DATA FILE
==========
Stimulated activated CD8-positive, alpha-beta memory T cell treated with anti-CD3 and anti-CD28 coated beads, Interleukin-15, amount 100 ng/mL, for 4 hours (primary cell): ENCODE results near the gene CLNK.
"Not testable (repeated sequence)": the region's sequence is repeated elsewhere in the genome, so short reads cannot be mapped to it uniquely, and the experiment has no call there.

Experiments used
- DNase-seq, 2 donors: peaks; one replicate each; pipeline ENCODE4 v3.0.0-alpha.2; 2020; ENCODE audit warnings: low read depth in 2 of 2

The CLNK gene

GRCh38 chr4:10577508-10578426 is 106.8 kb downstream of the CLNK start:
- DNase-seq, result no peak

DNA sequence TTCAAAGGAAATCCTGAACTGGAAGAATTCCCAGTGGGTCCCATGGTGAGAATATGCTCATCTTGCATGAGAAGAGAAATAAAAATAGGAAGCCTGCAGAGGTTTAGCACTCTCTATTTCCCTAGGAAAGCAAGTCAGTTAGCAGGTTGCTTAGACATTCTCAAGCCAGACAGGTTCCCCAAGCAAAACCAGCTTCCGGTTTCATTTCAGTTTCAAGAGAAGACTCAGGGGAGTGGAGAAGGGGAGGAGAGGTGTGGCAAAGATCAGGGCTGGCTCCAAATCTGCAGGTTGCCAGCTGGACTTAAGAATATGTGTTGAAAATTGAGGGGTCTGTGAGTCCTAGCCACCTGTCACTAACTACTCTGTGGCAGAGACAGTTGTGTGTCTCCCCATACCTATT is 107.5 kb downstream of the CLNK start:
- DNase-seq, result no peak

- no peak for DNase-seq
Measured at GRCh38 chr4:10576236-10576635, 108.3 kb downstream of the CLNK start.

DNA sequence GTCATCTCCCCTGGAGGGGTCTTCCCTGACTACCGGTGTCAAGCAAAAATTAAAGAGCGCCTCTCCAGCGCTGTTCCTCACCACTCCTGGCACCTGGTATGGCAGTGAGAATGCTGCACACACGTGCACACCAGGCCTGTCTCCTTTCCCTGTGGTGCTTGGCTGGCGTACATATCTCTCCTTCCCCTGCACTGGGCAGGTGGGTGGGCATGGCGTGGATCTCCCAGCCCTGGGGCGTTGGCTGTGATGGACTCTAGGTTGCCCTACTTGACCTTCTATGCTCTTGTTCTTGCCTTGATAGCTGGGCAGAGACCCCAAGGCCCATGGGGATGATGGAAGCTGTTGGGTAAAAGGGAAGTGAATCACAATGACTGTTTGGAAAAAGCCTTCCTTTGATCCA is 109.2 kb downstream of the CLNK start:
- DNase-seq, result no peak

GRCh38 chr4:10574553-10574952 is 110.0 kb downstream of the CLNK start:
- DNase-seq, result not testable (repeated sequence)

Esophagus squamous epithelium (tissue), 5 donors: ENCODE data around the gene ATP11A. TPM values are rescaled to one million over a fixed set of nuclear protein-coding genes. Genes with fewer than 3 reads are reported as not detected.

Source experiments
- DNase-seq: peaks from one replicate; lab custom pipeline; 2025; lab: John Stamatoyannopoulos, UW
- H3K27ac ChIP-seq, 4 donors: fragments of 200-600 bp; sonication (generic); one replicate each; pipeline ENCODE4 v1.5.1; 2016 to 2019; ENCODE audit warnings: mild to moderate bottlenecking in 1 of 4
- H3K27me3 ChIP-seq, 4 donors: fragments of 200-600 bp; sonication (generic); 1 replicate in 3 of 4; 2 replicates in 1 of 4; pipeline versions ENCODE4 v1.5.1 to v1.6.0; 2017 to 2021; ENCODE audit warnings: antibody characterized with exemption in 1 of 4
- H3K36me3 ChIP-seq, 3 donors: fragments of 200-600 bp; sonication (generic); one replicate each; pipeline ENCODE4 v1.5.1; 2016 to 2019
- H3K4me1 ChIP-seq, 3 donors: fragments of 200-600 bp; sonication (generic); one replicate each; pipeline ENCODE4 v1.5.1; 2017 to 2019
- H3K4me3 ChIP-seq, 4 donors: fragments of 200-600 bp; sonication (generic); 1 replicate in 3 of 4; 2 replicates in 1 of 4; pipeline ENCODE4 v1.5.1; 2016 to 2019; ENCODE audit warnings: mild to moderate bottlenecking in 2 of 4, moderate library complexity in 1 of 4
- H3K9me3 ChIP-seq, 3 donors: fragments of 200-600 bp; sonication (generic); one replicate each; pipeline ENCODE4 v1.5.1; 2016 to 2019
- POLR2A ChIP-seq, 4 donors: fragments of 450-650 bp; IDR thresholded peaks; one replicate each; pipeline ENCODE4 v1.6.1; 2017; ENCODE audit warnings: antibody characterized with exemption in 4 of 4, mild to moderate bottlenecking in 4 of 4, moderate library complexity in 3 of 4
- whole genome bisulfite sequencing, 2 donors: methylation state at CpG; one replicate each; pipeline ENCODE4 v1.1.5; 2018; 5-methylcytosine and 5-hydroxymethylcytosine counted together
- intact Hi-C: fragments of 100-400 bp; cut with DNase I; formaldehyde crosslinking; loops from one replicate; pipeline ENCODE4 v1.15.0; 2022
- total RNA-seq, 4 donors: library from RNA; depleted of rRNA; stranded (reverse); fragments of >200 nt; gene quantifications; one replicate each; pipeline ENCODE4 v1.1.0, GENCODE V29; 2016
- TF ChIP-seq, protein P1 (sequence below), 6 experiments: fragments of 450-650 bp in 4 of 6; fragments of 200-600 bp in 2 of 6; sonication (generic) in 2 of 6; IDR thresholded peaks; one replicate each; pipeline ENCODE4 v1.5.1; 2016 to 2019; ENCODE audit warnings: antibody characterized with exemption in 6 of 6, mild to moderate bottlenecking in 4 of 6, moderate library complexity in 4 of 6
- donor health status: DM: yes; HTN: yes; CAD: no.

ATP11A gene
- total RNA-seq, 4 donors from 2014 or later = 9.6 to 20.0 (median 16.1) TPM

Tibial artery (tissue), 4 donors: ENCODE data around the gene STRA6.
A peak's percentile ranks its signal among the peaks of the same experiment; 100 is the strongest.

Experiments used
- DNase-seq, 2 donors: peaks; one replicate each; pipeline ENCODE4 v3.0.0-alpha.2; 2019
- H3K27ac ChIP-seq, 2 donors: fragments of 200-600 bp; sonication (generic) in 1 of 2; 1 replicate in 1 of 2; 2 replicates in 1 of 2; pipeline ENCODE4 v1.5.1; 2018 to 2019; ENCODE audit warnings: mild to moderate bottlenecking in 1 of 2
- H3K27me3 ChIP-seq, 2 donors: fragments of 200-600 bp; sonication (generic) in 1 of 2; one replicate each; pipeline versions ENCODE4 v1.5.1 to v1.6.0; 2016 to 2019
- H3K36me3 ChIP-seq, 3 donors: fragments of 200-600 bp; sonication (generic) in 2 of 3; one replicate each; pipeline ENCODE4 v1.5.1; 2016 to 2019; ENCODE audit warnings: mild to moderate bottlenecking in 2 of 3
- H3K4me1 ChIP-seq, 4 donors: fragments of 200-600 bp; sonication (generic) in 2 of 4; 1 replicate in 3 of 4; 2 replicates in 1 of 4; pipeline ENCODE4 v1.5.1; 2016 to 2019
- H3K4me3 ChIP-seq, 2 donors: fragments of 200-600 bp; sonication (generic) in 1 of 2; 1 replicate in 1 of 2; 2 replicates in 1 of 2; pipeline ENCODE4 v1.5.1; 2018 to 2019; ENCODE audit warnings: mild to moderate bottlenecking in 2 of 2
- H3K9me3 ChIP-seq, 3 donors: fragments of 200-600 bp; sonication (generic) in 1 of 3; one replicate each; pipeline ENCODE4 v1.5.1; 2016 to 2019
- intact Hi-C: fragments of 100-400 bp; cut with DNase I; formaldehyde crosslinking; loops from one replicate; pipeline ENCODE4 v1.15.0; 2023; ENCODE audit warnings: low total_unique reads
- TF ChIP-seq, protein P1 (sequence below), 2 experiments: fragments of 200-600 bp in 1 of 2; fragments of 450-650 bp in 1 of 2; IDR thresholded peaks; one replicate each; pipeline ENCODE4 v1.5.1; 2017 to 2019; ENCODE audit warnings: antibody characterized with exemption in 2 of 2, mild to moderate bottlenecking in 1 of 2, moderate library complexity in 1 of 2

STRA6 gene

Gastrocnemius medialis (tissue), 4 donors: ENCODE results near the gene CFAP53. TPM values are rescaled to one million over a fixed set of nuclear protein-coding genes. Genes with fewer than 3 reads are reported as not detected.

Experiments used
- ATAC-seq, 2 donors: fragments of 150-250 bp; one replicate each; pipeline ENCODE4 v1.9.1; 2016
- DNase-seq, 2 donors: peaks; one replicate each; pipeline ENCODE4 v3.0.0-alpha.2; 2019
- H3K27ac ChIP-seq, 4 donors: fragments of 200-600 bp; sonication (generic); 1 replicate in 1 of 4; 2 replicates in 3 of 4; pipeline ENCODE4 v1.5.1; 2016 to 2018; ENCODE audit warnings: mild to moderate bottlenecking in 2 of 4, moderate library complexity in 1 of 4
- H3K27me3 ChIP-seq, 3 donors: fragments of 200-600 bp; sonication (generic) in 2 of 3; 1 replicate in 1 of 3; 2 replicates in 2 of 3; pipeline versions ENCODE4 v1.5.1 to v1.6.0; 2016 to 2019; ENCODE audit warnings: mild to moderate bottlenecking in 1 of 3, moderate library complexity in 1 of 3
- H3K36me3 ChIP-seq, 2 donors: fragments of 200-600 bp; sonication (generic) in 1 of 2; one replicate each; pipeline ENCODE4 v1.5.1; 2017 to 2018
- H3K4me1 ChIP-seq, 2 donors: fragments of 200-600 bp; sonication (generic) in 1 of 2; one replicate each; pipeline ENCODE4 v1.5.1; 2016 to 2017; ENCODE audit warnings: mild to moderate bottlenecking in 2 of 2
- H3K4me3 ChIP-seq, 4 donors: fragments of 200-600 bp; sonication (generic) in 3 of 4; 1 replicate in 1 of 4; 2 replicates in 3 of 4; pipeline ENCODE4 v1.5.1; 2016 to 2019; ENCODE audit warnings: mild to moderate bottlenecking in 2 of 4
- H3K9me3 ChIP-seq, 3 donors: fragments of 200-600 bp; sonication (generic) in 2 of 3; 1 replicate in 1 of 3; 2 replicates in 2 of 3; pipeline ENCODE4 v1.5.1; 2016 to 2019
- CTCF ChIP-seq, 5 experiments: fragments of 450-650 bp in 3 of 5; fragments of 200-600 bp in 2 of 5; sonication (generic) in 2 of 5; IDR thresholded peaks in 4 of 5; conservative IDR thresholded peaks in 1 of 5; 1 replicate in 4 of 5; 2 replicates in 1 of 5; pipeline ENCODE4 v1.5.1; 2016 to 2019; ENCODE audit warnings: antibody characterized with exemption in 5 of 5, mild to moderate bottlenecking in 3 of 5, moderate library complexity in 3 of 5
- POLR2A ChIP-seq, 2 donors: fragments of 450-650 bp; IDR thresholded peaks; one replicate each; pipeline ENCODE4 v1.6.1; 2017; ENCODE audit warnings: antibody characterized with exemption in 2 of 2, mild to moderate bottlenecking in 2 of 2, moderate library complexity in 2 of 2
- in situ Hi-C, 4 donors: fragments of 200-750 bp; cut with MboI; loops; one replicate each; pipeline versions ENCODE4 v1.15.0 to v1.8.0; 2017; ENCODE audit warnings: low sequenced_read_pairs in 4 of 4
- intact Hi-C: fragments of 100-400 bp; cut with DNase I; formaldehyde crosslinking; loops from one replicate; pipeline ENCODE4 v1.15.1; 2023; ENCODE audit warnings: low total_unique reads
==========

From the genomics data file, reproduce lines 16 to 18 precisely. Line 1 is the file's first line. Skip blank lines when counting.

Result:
Esophagus squamous epithelium (tissue), 5 donors: ENCODE data around the gene ATP11A. TPM values are rescaled to one million over a fixed set of nuclear protein-coding genes. Genes with fewer than 3 reads are reported as not detected.

Source experiments
- DNase-seq: peaks from one replicate; lab custom pipeline; 2025; lab: John Stamatoyannopoulos, UW